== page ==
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24.05.2015 ►Jain-Catholic Dialogue on Compassion

Published: 09.06.2015
Updated: 30.07.2015

JAINA Interfaith Committee and Jain Center of Washington DC had jointly organized a Jain-Catholic Dialogue on Compassion on May 24, 2015 at the Jain Center of Washington DC. The theme of the Dialogue was:

The Practice of Compassion as a Contribution to Peace - Jain Perspective

This meaningful interfaith dialogue was commented by His Eminence Jean-Louis Cardinal Tauran and other Catholic and Jain leaders.

The article was prepared as back up for the above occasion.

Jain-Catholic Dialogue on Compassion:

Jain Center of Washington DC

May 24, 2015

Practice of Compassion as a Contribution to Peace
Jain Perspective

Your Eminence, Cardinal Tauran, venerable faith leaders from Catholic, Jain and other communities, and distinguished guests.

Namaste and Jai Jinendra,

First, I would like to thank our Catholic brothers for helping initiate this important seminar.  It is indeed a historic occasion today to have - for the first time - a leader of the Roman Curia visiting our Jain Temple in the Washington DC area.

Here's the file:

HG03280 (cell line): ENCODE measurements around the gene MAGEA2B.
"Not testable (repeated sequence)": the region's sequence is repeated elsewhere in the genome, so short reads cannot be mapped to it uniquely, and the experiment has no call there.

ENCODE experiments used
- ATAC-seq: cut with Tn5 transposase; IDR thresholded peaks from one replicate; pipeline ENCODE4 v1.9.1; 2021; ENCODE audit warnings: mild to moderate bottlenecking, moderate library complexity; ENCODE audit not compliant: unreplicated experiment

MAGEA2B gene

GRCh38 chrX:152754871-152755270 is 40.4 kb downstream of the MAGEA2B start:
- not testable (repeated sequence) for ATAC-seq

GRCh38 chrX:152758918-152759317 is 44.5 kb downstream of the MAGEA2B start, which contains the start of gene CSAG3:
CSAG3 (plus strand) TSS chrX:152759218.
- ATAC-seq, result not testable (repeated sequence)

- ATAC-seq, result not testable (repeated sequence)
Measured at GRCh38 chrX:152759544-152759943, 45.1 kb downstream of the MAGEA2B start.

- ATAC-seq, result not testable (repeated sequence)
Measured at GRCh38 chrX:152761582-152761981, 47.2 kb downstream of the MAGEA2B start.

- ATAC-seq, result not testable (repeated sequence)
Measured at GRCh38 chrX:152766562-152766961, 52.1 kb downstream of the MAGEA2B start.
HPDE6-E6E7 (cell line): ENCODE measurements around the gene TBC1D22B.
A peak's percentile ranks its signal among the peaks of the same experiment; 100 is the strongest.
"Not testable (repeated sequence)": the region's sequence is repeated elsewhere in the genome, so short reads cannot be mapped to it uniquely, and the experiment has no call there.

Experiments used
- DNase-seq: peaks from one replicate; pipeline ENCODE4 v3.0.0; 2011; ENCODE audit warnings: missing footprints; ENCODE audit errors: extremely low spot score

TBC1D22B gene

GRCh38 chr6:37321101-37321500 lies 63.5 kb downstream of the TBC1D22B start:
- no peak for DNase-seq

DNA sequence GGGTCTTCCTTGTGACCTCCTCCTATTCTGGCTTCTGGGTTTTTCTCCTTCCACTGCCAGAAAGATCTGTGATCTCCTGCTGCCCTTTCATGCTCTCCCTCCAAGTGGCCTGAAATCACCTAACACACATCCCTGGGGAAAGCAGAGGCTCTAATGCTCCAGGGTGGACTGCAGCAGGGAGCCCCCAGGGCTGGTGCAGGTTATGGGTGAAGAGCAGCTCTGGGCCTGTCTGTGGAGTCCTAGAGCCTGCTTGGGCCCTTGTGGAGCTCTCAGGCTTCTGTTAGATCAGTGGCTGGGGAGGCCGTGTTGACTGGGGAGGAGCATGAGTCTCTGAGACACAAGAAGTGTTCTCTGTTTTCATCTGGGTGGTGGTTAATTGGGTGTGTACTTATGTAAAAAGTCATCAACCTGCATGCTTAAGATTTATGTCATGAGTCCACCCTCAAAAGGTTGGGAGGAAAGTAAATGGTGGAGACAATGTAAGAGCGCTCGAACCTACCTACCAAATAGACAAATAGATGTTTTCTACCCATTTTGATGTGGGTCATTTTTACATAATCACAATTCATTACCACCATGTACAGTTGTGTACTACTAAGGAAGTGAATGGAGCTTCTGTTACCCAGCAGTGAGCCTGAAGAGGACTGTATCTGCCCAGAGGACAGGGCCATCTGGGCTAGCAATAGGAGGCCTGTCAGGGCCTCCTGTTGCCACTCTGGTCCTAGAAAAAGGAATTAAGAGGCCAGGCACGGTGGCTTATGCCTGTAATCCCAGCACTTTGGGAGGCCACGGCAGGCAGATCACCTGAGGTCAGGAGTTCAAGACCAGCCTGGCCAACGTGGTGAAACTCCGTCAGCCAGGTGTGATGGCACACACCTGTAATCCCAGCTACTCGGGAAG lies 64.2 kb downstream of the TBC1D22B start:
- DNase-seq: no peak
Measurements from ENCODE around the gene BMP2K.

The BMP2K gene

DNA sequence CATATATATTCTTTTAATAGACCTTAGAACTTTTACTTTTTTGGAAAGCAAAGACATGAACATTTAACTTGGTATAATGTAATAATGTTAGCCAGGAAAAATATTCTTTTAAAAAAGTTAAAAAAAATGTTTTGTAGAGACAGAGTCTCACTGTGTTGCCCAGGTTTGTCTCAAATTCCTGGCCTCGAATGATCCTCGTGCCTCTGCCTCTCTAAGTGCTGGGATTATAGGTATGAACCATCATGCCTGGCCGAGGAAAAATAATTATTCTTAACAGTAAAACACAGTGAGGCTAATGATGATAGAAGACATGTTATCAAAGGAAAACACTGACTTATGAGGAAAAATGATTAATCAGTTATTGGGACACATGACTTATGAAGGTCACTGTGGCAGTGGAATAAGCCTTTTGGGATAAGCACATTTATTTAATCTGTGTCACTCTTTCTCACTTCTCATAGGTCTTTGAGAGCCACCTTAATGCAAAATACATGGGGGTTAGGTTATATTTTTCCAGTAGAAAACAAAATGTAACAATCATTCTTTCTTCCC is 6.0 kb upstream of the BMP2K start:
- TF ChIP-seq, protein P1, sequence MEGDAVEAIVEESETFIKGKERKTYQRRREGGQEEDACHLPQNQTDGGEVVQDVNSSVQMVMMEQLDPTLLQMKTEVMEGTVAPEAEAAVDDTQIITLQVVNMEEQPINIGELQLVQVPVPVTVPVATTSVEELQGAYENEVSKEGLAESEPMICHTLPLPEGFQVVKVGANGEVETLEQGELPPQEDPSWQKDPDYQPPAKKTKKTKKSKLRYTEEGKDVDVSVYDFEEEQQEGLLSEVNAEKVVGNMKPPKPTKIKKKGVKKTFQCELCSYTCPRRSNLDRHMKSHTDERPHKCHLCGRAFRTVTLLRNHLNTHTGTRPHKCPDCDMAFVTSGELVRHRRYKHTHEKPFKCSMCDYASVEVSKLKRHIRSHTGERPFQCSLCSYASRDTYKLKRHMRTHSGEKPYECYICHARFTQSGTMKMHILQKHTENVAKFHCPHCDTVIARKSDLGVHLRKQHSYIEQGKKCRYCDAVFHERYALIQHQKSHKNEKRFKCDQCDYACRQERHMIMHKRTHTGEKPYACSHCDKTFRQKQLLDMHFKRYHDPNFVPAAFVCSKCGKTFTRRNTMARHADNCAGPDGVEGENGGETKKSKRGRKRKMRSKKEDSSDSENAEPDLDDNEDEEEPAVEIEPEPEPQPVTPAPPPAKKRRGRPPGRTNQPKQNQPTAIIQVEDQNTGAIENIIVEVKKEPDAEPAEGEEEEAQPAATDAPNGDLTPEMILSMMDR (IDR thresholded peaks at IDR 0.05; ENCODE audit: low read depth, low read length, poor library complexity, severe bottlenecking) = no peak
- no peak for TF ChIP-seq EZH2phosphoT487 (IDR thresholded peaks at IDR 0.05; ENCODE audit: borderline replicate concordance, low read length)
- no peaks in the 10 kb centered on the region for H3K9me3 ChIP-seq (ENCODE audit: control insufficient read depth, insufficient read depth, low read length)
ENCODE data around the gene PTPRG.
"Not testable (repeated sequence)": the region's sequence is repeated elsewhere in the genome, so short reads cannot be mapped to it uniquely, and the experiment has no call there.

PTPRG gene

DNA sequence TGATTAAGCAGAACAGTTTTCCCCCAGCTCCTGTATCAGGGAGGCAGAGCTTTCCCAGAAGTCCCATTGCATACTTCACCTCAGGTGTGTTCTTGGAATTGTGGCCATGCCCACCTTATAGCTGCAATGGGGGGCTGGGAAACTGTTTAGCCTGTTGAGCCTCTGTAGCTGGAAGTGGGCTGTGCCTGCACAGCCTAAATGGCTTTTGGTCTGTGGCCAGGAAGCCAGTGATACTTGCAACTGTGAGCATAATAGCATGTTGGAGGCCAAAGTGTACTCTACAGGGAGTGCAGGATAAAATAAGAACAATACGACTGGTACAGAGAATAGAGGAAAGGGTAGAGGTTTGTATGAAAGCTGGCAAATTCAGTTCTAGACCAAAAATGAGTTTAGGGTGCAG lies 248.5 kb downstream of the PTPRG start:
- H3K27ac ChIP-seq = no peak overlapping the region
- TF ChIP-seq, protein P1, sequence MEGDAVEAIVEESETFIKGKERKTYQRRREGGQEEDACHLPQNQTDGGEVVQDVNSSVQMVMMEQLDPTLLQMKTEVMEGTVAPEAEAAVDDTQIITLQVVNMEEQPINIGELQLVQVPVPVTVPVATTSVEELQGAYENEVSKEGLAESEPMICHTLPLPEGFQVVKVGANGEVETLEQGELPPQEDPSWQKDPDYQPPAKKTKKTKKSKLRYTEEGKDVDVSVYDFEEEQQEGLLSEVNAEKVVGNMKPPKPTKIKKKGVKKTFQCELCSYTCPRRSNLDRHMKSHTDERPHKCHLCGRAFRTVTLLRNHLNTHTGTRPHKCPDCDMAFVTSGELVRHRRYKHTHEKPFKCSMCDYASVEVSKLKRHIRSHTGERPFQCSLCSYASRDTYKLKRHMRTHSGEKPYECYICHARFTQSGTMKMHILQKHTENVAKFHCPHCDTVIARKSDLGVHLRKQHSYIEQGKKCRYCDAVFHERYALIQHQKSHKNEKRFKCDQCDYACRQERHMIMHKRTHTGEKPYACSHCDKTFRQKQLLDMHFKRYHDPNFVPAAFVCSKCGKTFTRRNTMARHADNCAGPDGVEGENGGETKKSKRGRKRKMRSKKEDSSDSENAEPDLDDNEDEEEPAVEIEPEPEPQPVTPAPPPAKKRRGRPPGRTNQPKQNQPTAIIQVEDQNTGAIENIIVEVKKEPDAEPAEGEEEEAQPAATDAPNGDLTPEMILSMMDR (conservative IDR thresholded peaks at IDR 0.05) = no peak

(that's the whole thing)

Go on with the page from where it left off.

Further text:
I would like to start this paper by reciting “Universal Forgiveness Prayer” of Jain faith.

Universal Forgiveness Prayer

खामेमि सव्वजीवे, सव्वे जीवा खमंतु मे।
मित्ती मे सव्व भूएसु, वेरम् वेरं मज्झं न केणइ।।
Khämemi Savva Jive, Savve Jivä Khamantu Me,
Mitti Me Savva Bhuesu, Veram Majjham Na Kenai.

I forgive all living beings,
May all living beings grant me forgiveness.
My friendship is with all living beings,
I have no enmity with anyone.

By means of this prayer, we ask for forgiveness from all living beings of the universe and we also grant forgiveness to all living beings of the universe.  In this way, a relationship of mutual forgiveness and friendship is developed among all living beings.  This is the true essence of the Jain religion and it is the fundamental duty of all Jains to confess their wrong doings and repent for their lapses.